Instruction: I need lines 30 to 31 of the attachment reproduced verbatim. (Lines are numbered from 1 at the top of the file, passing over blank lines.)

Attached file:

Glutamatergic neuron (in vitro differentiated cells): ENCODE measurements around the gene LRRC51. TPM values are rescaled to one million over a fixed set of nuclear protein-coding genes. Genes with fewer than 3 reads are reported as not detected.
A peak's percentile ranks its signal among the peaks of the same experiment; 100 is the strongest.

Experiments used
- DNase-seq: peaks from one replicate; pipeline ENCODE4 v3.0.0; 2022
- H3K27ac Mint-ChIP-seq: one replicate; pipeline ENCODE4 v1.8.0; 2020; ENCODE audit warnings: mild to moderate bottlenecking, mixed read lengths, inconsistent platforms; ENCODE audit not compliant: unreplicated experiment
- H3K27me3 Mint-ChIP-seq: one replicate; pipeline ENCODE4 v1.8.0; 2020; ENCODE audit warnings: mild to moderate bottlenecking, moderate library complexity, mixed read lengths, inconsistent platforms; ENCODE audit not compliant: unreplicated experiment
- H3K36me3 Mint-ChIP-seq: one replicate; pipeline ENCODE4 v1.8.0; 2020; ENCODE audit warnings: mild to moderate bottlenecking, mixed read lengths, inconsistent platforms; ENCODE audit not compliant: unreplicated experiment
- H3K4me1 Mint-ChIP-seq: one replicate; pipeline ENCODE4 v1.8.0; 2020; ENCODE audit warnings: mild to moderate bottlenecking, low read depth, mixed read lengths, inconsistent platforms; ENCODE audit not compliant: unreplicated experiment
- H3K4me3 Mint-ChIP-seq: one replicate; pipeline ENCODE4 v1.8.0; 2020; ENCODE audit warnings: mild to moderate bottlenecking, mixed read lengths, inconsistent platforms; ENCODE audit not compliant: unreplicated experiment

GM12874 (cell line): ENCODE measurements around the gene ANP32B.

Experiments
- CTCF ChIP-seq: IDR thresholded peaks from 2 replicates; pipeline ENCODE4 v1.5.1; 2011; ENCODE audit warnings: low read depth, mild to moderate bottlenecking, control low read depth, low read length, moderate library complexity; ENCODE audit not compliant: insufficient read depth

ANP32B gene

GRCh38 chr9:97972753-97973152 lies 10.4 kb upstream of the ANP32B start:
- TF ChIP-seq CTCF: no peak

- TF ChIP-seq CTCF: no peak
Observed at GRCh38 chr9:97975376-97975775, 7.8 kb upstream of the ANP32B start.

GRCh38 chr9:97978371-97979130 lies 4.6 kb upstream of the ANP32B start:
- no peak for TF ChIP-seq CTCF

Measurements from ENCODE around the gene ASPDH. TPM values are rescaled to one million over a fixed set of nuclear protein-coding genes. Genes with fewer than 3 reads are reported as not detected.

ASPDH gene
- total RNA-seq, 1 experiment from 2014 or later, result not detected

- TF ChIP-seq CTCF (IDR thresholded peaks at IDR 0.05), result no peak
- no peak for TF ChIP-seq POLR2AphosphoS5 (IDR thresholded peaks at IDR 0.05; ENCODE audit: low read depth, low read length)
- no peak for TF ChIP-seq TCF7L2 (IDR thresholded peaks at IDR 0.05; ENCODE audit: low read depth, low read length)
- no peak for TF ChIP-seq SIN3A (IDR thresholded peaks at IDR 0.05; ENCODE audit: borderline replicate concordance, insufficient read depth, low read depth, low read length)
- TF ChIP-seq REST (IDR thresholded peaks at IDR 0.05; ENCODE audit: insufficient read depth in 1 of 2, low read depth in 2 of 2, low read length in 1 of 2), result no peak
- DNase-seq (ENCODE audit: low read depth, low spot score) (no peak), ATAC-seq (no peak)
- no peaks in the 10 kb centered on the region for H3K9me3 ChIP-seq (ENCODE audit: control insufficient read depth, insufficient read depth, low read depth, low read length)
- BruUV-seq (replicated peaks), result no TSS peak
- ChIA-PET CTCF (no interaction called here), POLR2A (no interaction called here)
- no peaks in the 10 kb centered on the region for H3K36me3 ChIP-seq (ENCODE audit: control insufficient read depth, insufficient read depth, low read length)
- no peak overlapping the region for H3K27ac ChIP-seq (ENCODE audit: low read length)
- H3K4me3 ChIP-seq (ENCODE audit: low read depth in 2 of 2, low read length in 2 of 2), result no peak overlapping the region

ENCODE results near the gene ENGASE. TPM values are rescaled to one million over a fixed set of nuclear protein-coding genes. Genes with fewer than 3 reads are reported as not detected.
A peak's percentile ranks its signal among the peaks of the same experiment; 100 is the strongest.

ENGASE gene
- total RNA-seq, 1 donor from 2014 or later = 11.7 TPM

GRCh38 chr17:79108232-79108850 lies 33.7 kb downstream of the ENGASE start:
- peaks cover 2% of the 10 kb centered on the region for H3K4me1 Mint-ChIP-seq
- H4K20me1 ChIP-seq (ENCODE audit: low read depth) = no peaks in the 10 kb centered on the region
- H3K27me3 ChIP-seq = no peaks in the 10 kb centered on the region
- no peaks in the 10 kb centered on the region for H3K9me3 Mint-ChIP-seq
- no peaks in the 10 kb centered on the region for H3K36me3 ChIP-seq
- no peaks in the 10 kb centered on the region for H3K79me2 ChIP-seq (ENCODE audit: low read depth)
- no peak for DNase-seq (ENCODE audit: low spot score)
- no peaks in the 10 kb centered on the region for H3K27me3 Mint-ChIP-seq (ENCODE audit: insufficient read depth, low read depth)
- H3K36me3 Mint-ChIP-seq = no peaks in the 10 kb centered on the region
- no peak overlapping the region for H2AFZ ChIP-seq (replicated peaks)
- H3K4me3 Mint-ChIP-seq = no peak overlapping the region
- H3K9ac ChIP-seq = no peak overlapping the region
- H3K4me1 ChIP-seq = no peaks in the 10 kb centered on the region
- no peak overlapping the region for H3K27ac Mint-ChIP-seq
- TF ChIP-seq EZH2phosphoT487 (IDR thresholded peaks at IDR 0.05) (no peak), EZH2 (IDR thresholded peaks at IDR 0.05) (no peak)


- BruUV-seq (replicated peaks), result no TSS peak
- ChIA-PET CTCF (no interaction called here), POLR2A (no interaction called here)